How Grandmillennial Jewelry Took Over


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miu miu necklace and brooch

Anna Bu Kliewer/Jewelry by Miu Miu

Back in 2010, the jeweler Irene Neuwirth convinced her Australian opal dealer to cut some of the gemstones for stringing as a casual but fine necklace. He’d thought it was “ridiculous” to bore holes into such costly gems, but she’s still wearing that piece. Opal strands, hand-knotted on silk, were hardly flying off the shelves when Neuwirth started designing hers. But “at the moment, they seem to be selling everywhere,” she says. It isn’t only opals: There’s a trend afoot for beaded necklaces of all types, many of them silk-strung with earthy-but-ritzy semiprecious stones. (Neuwirth’s Beaded Candy line features uninterrupted strands of lapis lazuli, labradorite, turquoise, chrysoprase, and other stones.)

The resurgence of these pieces can be chalked up to the rise of all things grandmillennial, the traditionalist-inspired aesthetic that has us digging plissé lampshades—and digging through Grandma’s jewelry box, too. But the trend is about far more than just nostalgia: It’s a form of memorialization. That is the superpower of jewelry: to tether us to those we treasure, especially in the face of distance or loss.

For jewelers, business has been brisk during the pandemic, as people have sought, well, a lot of critical things from places of isolation and despair—among them, some sense of permanence and connection. We have been craving the colors (and, perhaps, the healing powers) of gemstones, aching for talismans—heirlooms, or future ones, at least.

That is the superpower of jewelry: to tether us to those we treasure, especially in the face of distance or loss.

For all those reasons, Laurel Pantin and Victoria Lampley founded their consultancy The Stax last spring. The two function like art advisers in the jewelry world. After losing her mother, Lampley made a habit of always wearing some of her jewels, and she and Pantin wanted to help their clients reset inherited pieces to their taste, as well as acquire new items with meaning. (Fine jeweler Isabel Borland, likewise, has been restringing a lot of necklaces passed on to clients, often leavening their fussy pearls with stretches of opal and moonstone.) Now, Pantin says, “When I am buying things, I think, ‘Am I going to wear this every day?’ When [my kids] inherit it from me, I want them to look at it and say, ‘Mom wore this every day.’”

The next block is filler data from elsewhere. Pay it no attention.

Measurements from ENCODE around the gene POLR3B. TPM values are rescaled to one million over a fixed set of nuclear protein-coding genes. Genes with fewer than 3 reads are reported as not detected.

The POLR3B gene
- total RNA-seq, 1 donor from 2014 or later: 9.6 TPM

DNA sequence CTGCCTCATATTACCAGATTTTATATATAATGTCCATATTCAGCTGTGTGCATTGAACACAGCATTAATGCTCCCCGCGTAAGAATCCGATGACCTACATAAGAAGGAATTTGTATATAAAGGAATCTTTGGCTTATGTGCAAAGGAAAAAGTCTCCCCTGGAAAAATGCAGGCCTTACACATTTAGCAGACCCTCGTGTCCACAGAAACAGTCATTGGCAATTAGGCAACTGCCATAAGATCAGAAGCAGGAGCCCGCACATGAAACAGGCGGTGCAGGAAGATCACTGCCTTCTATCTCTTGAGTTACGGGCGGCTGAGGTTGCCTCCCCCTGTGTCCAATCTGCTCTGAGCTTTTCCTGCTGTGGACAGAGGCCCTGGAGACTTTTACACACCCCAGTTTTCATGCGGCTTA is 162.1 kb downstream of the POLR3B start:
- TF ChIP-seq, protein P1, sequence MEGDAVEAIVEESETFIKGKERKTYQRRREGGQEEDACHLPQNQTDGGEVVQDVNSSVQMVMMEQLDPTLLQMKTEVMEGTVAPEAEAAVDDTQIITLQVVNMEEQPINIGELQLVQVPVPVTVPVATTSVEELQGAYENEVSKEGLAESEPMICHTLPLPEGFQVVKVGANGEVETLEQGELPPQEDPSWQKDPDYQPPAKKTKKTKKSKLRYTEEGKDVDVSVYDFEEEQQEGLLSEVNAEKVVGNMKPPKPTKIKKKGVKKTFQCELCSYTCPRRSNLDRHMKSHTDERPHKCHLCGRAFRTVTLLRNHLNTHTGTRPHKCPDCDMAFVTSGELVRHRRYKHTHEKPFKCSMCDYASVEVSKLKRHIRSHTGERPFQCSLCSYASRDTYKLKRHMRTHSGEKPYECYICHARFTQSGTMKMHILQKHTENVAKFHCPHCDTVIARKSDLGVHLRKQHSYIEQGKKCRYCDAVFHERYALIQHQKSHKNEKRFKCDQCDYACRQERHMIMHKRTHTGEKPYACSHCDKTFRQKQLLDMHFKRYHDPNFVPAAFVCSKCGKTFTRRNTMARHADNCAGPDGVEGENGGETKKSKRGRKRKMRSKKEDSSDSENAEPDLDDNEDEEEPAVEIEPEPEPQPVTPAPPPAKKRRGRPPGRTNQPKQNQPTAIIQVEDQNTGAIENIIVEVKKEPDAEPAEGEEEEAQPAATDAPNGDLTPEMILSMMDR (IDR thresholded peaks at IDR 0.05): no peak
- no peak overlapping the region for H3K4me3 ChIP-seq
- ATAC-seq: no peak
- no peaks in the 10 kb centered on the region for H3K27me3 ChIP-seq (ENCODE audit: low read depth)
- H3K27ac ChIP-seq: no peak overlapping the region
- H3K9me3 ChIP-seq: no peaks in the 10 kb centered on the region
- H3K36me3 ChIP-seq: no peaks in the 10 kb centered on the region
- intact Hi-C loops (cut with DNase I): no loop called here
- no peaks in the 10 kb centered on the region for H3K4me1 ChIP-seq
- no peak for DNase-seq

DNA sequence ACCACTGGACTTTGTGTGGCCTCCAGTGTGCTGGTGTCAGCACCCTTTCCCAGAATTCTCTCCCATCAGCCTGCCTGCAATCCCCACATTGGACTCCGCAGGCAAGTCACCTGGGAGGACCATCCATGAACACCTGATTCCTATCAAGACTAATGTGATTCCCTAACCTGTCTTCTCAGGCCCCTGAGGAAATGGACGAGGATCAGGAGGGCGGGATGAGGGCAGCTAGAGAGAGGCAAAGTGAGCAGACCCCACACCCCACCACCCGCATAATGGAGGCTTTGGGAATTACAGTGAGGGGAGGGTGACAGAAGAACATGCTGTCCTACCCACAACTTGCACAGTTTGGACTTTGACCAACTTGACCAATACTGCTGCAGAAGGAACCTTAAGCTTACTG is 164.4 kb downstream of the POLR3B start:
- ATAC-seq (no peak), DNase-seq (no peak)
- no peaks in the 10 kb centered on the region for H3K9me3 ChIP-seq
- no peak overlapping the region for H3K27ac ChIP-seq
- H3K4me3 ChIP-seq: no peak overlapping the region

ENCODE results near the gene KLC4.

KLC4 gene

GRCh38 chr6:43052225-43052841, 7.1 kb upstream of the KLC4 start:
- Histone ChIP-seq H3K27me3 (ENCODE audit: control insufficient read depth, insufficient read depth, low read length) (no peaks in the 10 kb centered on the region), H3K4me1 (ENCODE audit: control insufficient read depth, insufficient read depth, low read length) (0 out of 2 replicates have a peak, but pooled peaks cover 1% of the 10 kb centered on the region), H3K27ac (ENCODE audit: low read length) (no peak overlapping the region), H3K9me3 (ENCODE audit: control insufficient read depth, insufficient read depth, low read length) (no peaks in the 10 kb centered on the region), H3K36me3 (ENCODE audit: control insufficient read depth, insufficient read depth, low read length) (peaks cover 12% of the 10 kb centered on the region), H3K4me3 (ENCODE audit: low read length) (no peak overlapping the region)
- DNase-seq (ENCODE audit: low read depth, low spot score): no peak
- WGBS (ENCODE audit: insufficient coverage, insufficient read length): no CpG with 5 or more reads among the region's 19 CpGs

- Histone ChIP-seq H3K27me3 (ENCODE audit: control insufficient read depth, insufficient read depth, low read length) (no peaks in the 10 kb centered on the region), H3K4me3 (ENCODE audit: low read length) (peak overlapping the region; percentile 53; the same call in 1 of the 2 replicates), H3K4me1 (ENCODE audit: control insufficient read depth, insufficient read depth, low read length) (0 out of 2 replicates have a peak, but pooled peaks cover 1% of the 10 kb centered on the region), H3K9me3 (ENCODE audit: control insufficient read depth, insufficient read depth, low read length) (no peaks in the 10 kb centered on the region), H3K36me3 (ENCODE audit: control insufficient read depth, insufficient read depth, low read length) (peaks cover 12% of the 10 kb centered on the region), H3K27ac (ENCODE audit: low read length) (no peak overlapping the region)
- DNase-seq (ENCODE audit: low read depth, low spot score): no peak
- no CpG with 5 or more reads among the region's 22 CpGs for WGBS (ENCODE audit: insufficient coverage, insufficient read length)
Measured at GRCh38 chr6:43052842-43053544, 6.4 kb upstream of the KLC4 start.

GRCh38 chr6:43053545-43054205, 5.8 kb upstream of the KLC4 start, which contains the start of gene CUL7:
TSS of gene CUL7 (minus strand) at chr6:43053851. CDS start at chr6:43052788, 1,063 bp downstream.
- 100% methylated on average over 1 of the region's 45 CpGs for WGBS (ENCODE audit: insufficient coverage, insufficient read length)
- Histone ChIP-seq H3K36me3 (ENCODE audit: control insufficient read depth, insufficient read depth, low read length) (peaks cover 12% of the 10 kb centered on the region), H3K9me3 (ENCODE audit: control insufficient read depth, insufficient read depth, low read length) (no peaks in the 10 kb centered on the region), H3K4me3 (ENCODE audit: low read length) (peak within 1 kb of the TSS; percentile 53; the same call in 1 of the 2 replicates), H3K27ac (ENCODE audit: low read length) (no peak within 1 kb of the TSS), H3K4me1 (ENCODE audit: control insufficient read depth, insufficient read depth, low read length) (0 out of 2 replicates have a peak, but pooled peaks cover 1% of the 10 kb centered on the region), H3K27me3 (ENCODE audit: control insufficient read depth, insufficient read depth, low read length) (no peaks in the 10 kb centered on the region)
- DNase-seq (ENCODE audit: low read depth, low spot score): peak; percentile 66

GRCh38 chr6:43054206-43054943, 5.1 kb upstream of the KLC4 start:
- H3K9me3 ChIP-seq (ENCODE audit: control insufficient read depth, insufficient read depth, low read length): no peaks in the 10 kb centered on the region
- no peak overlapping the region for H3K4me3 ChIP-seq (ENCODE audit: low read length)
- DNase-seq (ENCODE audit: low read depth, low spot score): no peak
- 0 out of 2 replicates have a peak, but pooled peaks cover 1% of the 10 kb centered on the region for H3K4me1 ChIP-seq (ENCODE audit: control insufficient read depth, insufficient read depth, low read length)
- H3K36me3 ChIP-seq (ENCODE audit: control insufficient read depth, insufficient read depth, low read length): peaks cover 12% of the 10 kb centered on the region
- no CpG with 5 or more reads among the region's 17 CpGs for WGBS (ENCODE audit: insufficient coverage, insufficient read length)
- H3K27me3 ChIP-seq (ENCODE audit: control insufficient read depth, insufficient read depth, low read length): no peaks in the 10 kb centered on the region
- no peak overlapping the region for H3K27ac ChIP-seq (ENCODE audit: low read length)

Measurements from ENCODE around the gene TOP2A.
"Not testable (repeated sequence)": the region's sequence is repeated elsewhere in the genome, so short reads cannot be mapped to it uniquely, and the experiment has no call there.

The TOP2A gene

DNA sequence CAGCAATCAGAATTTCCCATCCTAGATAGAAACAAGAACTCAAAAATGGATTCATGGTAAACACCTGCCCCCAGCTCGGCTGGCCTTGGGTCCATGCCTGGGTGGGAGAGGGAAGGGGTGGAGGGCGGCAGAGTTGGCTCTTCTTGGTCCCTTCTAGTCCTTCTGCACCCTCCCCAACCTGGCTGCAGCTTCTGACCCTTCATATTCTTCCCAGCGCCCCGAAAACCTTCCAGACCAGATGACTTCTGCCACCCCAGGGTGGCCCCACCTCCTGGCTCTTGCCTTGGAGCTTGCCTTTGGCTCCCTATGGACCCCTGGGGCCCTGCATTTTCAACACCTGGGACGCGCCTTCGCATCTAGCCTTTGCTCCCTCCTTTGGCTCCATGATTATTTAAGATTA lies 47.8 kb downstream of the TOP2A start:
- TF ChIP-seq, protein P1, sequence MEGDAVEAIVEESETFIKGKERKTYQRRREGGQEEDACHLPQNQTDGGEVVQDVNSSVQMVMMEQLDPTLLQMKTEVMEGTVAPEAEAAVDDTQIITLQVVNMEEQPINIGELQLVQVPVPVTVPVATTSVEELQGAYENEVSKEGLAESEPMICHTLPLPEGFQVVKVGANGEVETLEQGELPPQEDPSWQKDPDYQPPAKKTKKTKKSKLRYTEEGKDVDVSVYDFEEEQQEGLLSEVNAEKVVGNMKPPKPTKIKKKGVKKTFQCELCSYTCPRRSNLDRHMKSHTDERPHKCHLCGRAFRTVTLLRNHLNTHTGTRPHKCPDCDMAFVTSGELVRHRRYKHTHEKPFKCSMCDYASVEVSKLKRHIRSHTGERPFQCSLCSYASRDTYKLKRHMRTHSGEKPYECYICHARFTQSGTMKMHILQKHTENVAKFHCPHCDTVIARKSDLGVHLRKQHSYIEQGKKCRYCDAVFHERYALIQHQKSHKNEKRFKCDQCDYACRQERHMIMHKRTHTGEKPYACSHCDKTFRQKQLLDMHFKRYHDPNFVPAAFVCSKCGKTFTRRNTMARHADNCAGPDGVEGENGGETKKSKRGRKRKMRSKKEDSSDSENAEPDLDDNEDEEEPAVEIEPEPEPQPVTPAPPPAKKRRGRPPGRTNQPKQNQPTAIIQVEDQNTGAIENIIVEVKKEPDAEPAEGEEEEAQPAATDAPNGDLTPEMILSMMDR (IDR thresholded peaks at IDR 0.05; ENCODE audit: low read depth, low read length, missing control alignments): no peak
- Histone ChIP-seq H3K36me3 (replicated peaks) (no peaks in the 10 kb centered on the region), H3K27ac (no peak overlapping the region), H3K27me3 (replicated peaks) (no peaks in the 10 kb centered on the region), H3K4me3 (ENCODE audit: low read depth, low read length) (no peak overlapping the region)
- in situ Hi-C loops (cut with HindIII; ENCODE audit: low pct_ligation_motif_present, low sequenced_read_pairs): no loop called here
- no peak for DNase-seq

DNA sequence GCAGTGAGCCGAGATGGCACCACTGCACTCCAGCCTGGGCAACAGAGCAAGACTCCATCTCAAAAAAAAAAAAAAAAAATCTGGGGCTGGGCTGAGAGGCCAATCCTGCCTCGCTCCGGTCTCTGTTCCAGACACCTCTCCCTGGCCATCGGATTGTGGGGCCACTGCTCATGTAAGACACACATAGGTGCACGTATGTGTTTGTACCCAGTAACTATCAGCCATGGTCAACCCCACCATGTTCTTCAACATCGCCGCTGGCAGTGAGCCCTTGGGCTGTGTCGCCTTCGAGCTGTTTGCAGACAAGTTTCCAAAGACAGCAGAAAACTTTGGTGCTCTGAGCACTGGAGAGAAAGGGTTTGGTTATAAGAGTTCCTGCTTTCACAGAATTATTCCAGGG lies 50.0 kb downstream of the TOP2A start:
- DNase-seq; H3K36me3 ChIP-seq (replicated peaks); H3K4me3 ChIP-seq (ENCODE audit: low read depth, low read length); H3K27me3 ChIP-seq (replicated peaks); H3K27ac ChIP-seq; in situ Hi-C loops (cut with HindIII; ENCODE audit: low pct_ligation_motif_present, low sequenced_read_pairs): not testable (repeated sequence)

Everyday Lapis Collar

Sophie Buhai


They’re not the only ones looking at the present from the vantage point of the future. “I relate much more to the way 70-year-olds dress than the way 30-year-olds do,” says Sophie Buhai, who offers hand-knotted gumball collars in onyx, jade, lapis lazuli, and pearl. Borland strings amazonite, blue chalcedony, carnelian, and malachite on silk or neon-pink nylon thread, with clasps hand-carved in wax and then cast in 18-karat gold. “Wearing Granny’s beads with Mom’s jeans and Dad’s blazer” has never been more popular, per stylist and Bridesmaids co–costume designer Leesa Evans. When she wants to conjure that old-school élan, she turns to a malachite strand that had belonged to her own grandmother.

In 2019, The Row co-founder Danielle Sherman relaunched her family’s tailoring business as the fine jewelry brand Sherman Field. Inspired by deeply researched offerings from the ’40s and, in particular, a ’70s Cartier lighter of her dad’s, she wants her work to feel “like heritage jewelry, something that can remember and reference the past.” Last spring, she introduced lockets: heavy, handsome whoppers (in her house 18-karat gold) faced with barre or pyramid shapes, or with retro-tone stones such as tiger’s eye, lapis lazuli, jade, mustard chalcedony, and pink moonstone. Because the studio offers photo assembly, she’s seen piece after piece filled with beloveds. Lockets, of course, are the most sentimental of talismans, and Sherman keeps a snapshot of her late father in one.

Mourning Pendant


After jeweler Ashley Zhang’s dad passed away, she bought a fragile gold “in memoriam” pendant dating back to the reign of Queen Victoria. The queen plunged court and country into extended mourning when her husband, Prince Albert, died in 1861, and boosted a mania for grief jewelry fashioned from the matte black gemstone called Whitby jet. (Hence “jet black.”) Zhang wore her antique for weeks before deciding to re-create it with an updated shape; in October, she dropped a modern mourning collection that remixes the Georgian epoch’s black-and-white enameling with the Victorian era’s urn and weeping willow motifs. New fine jewelry lines tend not to take off right away—plus, Zhang hadn’t really teased it—but “as soon as we launched, we had orders coming in,” she says. “I just feel like it speaks to the need out there.”

I myself had immediately fixated on period mourning jewelry after my little brother died across the ocean in 2020. There were impearled forget-me-not lockets (the pearls symbolized tears); teddy bear lavalieres, carved from jet for bereft mothers; rings etched with names and dates; brooches that held snips of hair. In the end, it was an Isabel Borland signet pinky ring for me, hand-carved in wax and cast in gold, and it never comes off.

This article appears in the April 2022 issue of ELLE.

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